A

B (water)

Steam sparger Residue

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Steam Distillation For an ideal binary solution, yA = pA/PT = (xA PAV)/PT However, if A and B are IMMISCIBLE, their mixture exerts a vapour pressure = Σ (vapour pressures of individual components). Hence the BUBBLE POINT of such a mixture < boiling point of either A and B. Process: Live steam is passed through a liquid ⇒ A vaporises ⇒ leaves WITH steam ⇒ condenser ⇒ 2 layers (A and B) ⇒ separated by decantation.

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Applications of steam distillation: Separation of high boiling materials (decolourisation, deodourisaion of vegetable oils, purification of essential oils). Separation and purification of hazardous materials like turpentine Separation of thermally unstable materials Separation of volatile impurities from waste water (removal of ammonia, VOCs)

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Separation of A immiscible with water PT = PAV + PBV ⇒ PBV = PT − PAV If mA moles of A are volatilised by putting in mB moles of steam, and if the system operates at equilibrium, mA/mB = PAV/PBV = PAV/(PT − PAV) ⇒ mA = mB PAV/(PT − PAV) However, if the system does not operate at equilibrium, pA < PAV ⇒ A factor called “vaporisation efficiency E” is defined = pA/PAV ⇒mA = mB E PAV/(PT − PAV) The above equation can be used to compute the steam requirement. The vaporisation efficiency usually ranges from 60% to 90%. 33

BATCH DISTILLATION of a Binary Mixture (Differential Distillation / Rayleigh Distillation) Equilibrium is assumed in the still. Feed is charged to a still pot. heat is continuously supplied. As boiling continues, MVC in liquid decreases with time Vapour is led to condenser The condensate (top product) is collected in a receiver. At the beginning, the condensate is very rich in MVC. MVC in the condensate decreases with time. Applicable when the components greatly differ in volatility and when ultra−pure products are NOT required.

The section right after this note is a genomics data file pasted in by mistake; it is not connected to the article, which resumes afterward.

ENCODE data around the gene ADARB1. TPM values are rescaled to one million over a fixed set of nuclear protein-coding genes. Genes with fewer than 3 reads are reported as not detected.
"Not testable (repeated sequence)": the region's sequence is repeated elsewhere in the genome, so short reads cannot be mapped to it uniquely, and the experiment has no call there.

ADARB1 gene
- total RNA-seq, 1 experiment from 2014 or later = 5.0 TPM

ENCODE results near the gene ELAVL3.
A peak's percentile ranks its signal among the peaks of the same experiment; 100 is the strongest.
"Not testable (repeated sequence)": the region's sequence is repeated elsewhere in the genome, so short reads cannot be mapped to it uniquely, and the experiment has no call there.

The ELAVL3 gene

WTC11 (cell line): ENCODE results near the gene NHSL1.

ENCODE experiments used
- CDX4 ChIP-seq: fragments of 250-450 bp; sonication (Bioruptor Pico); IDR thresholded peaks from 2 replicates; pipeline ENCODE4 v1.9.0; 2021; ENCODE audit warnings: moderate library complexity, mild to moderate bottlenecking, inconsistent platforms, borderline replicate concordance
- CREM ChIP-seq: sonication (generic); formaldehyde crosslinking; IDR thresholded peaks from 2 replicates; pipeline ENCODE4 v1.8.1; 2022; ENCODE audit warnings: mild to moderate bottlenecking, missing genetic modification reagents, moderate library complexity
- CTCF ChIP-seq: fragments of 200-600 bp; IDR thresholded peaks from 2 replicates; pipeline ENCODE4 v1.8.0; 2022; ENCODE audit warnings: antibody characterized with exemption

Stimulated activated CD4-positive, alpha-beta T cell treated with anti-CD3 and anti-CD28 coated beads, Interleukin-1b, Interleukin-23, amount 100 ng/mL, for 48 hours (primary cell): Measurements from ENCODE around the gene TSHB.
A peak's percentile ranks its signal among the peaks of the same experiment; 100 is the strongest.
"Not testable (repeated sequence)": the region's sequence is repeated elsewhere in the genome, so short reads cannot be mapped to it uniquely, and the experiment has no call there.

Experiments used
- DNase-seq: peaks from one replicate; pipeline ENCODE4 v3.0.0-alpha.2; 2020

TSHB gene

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BATCH DISTILLATION of a Binary Mixture Theoretical analysis is based on “differential mass balance”. Let, at instance of time, L = moles of liquid, having mole fraction x D = moles of accumulated condensate y = mole fraction of equilibrium vapour dL = change in amount of liquid over differential time dD = change in amount of vapour withdrawn over differential time

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Differential mass balance: Total material balance: − dL = dD Component A balance: − d(L x) = y dD ⇒ − L dx = y dD + x dL = y dD − x dD = (y − x) dD dx Putting dD = − dL, and rearranging: dL = y − x L If distillation starts with F moles of feed (xF), and continues till the liquid reduces to W moles (xW), above equation is integrated as: x x W dL W dx W dx F = ∫ ⇒ ln = ∫ ∫ y − x W y − x L F x x F F (Rayleigh equation)

36

W dx F ln = ∫ (Rayleigh equation) W x y − x F

x

If x−y data is available, the RHS can be solved graphically. If y = f(x) is available, RHS can be solved analytically / numerically. If α = αAVERAGE, then RHS can be solved analytically, as follows:

W F ln = ∫ W x F 1 + x x 1 − x dx 1 F W = ln αx α − 1 x 1 − x - x W F ( α − 1) x ln Fx Wx F W

In a more convenient form :

) + ln (1 − xW ) ) ( 1 − xF ) ( F (1 − x ) W = α ln W (1 − x ) F (